“They’re a bunch of my old songs that … would have never made it to an official release,” Beam adds. “I thought it would be fun to reinterpret those.”
Mortality certainly comes to the fore on the disc’s last track, “Dead Man’s Will,” a litany—presumably for surviving relatives—of what to do with the effects of someone recently passed, right down to “this bone.” Appropriately, a skeletal John Convertino marimba reinforces the whispered lines, among the first Iron & Wine lyrics anyone ever heard some five years ago.
Son of the suburban south
As Beam puts it, it’s been an “ugly road,” and a long one, since he and I last crossed paths in late-’80s suburban South Carolina. After graduating, Beam decamped for an undergraduate education in Virginia, where he met his wife, before getting his film bona fides at Florida State University. By the time most people caught up with him, Beam was teaching cinematography in Miami and recording in his spare time.
That changed when South Carolina-turned-Seattle friend Ben Bridwell (Carissa’s Weird, Horses) coaxed Beam to submit “Dead Man’s Will” for inclusion on a compilation accompanying the debut issue of art magazine Yeti. Many hearing the track assumed Beam was some sort of backwoods rustic, but the reality—if interesting—wasn’t quite as romantic.
Chapin, some 20-odd miles from Columbia, forms an interesting variant on the suburban motif. Driving through the area on Highway 76, the main two-lane drag, you’d think you were in the middle of nowhere. Yet every southward turn leads to a peninsula jutting into Lake Murray, containing impressive homes, largely occupied by Columbia’s corporate and professional class, and one lakeside golf course.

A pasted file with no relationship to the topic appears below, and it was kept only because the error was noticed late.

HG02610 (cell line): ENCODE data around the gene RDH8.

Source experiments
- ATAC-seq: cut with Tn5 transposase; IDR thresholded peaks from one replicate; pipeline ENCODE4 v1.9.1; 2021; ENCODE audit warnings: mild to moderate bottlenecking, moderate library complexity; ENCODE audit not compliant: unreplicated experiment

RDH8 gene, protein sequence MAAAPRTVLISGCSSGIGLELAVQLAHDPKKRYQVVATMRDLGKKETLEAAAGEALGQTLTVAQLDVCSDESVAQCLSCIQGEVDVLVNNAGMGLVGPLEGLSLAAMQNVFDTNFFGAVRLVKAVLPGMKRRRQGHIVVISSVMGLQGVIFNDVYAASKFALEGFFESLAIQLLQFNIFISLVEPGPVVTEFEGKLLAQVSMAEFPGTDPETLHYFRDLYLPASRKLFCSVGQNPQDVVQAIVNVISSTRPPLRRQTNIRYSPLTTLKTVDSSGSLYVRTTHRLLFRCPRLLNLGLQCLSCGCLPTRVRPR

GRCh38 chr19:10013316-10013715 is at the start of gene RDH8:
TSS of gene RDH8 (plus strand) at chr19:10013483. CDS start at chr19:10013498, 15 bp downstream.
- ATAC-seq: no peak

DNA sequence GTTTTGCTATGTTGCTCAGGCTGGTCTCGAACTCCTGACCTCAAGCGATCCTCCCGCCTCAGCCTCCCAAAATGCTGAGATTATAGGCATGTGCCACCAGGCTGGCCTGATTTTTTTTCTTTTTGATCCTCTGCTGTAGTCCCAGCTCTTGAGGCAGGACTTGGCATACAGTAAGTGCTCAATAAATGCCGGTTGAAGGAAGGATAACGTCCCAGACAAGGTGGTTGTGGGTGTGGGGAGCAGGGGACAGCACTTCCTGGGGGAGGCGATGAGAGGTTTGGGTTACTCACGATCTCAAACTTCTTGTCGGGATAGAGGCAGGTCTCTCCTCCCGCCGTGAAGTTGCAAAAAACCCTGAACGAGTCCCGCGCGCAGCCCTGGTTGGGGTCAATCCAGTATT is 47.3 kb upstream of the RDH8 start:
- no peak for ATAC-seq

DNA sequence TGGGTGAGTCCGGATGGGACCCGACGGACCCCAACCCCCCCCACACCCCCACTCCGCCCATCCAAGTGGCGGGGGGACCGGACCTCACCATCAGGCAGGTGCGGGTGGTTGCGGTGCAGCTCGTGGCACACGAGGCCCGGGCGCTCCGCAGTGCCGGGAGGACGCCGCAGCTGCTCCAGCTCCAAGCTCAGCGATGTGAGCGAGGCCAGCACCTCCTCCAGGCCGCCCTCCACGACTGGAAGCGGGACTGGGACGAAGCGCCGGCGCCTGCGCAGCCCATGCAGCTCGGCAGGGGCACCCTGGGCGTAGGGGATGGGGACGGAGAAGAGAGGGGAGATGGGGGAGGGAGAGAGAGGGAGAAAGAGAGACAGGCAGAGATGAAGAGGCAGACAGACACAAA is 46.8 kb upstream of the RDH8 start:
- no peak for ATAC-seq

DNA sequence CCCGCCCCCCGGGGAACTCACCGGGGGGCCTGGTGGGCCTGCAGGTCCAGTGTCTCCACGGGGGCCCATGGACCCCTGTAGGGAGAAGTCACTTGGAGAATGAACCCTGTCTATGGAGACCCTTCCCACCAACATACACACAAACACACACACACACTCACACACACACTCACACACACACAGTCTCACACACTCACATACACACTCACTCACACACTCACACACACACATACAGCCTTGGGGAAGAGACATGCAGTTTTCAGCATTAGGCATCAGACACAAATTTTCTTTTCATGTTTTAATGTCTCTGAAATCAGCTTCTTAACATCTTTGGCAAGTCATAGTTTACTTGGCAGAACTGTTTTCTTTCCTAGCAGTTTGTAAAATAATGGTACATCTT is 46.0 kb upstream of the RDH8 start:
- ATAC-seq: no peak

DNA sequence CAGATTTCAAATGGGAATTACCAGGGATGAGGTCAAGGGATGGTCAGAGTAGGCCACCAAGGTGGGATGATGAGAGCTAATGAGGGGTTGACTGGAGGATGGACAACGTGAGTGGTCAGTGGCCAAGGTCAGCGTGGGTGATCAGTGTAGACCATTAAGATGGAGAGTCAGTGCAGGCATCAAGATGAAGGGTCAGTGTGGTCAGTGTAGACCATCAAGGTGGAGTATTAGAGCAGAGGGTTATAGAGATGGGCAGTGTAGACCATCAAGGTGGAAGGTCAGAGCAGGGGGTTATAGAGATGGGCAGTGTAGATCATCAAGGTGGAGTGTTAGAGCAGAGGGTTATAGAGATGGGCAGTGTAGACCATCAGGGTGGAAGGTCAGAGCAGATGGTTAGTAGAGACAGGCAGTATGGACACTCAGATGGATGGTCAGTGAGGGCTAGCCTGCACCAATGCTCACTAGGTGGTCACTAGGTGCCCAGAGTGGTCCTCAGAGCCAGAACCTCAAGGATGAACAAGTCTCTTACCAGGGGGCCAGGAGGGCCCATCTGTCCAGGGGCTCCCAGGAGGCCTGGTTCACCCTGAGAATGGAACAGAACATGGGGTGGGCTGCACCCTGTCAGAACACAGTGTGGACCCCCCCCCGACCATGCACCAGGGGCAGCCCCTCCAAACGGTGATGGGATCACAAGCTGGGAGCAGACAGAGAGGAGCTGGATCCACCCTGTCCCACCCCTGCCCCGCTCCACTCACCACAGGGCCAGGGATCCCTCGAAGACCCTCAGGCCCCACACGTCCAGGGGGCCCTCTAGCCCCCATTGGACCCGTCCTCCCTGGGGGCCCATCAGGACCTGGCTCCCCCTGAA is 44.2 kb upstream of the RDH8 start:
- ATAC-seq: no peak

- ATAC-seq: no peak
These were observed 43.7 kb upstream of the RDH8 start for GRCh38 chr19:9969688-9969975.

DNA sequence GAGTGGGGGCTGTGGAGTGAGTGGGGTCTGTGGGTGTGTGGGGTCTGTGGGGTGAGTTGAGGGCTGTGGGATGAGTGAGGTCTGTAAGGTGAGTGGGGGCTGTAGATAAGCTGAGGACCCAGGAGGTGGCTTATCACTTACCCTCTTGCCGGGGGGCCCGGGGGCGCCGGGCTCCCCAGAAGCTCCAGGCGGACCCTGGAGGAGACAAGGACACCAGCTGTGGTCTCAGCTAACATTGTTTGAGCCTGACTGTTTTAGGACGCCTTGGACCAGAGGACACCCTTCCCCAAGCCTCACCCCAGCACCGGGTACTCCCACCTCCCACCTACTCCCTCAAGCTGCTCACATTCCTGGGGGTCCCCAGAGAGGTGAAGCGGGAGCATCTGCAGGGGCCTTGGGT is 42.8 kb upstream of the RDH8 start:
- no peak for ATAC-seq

The kids at Chapin High School generally think well enough of themselves to poke fun at their rivals, further up the road, as rednecks and rubes. So it isn’t tarpaper-and-tin-roof shacks, but it’s certainly a representative slice of the modern South.
Although Beam, like many, initially ?ed his Southern aesthetic
heritage—he chuckles about a high- school love of skate-punk—he’s returned to embrace the region’s distinctive imagery and cultural signi?ers in his work. EP tracks like “Red Dust” and “Prison On Route 41,” like many of his songs, trade in Southern imagery without lapsing into cliché.
At the same time, his film work has given him a solid grasp of how to structure his music, as Burns testifies: “I think he has a pretty good command of the way things naturally come together. So, whether it’s music or art or film, lyrically he definitely has a good sense of structure and phrasing and breadth and space. I learned a lot from working with him. There are a couple of tracks from our new Calexico record that I would love to get him on, just to get his genius on there.”
With such a fruitful collaboration and promising partnership, Burns and Convertino are looking forward to a joint tour. “The idea,” Burns says, “is to have both bands—Sam’s and our own—each do its own set, and at the end come together and do the EP and a couple extra tunes,” Burns says.
Although Beam readily admits “performing in general is not really my bag,” you can bet that the irreverent, risk-taking star of high-school pageants won’t miss it.